Amazon’s Kindle certainly seems to be dominating the e-reading space in many countries, but it’s perhaps its publisher deals that helps it truly stay ahead of the game.
In a statement today, Amazon said that Kindle Exclusives accounted for 16 of its top-100 best-selling (paid) e-books last month. These 16 books, which don’t take into account ‘borrowed’ or ‘free’ books. Amazon also noted that all the books are available for Kindle-owning Prime members to borrow for free.
Under normal lending rules not all Kindle books can be borrowed, it is up to the publisher or other rights-holders to determine which titles can be lent. Eligible Kindle books can be loaned once, and for a period of 14 days.
However, Amazon says that more than 100,000 books are now available in the Kindle Owners’ Lending Library, (up from 75,000 in January) which lets Prime account holders borrow one book a month for free, and with no due dates.
Amazon says the vast majority of these titles are exclusive to Kindle and published using Kindle Direct Publishing (KDP) – a self-service platform for independent authors and publishers. When KDP authors choose to participate in KDP Select, their books are automatically included in the Kindle Owners’ Lending Library.
“In March, each time Kindle owners borrowed a KDP Select book from the lending library, the author received $2.18, leading to significant increases in income for independently-published authors,” says Amazon. “One example is Martin Crosbie, the independent author of ‘My Temporary Life.’ After enrolling the book in the Kindle Owners’ Lending Library in February, he earned over $45,000 in one month from paid sales and loans combined – a huge increase from the $100 he earned the prior two months when his book was not enrolled in the program.”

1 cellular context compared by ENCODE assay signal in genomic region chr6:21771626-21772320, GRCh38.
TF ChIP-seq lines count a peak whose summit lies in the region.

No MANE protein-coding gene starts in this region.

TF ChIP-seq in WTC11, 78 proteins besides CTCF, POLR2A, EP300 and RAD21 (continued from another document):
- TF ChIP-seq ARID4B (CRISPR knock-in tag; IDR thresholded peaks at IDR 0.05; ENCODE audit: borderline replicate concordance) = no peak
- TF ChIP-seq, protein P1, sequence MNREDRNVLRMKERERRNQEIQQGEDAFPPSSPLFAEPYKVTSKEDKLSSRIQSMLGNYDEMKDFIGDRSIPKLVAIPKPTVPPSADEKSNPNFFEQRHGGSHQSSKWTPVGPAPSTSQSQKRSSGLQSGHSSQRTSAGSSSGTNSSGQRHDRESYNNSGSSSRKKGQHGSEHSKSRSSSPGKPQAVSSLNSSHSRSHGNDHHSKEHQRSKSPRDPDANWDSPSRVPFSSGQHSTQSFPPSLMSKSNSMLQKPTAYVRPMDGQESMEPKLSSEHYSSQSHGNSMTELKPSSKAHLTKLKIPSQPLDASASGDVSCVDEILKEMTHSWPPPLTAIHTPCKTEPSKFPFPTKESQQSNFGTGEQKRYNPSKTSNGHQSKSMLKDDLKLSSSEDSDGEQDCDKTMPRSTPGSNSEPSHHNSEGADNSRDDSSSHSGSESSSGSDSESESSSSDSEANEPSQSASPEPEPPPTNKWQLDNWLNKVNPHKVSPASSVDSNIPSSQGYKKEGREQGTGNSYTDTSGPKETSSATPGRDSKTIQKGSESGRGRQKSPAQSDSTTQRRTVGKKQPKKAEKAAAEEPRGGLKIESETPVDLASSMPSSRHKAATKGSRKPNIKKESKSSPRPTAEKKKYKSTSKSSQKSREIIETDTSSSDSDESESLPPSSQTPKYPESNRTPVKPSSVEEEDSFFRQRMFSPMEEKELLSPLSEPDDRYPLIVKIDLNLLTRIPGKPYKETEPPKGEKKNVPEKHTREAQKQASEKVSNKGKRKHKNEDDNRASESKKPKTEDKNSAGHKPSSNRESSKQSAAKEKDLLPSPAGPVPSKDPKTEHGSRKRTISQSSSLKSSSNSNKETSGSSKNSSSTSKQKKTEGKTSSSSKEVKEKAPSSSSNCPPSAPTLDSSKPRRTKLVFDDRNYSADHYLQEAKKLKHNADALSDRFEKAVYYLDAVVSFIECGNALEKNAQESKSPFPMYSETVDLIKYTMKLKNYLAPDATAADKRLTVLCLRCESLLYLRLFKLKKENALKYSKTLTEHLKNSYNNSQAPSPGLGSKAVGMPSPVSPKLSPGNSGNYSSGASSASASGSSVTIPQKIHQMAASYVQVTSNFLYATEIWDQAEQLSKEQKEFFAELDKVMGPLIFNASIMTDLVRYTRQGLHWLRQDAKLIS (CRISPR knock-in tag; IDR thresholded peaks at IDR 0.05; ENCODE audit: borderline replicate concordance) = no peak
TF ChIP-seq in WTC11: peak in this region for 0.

Amazon also added that early sales data indicates that being included in the Kindle Owners’ Lending Library increases customer purchases of authors’ work too, noting that in the case of Suzanne Collins’ Hunger Games trilogy, 24% of customers who borrowed ‘The Hunger Games’ bought ‘Catching Fire’ and 24% bought ‘Mockingjay,’ despite the entire series being available to borrow for free in the Kindle Owners’ Lending Library.
“Since the launch of the Kindle Owners’ Lending Library in November 2011, the paid retail sales of backlist trade titles in the library have seen 229% higher growth than corresponding titles that are not enrolled,” added Amazon.
So it seems the free exposure offered to authors through the lending library is helping some gain sales through the back door for their other titles.
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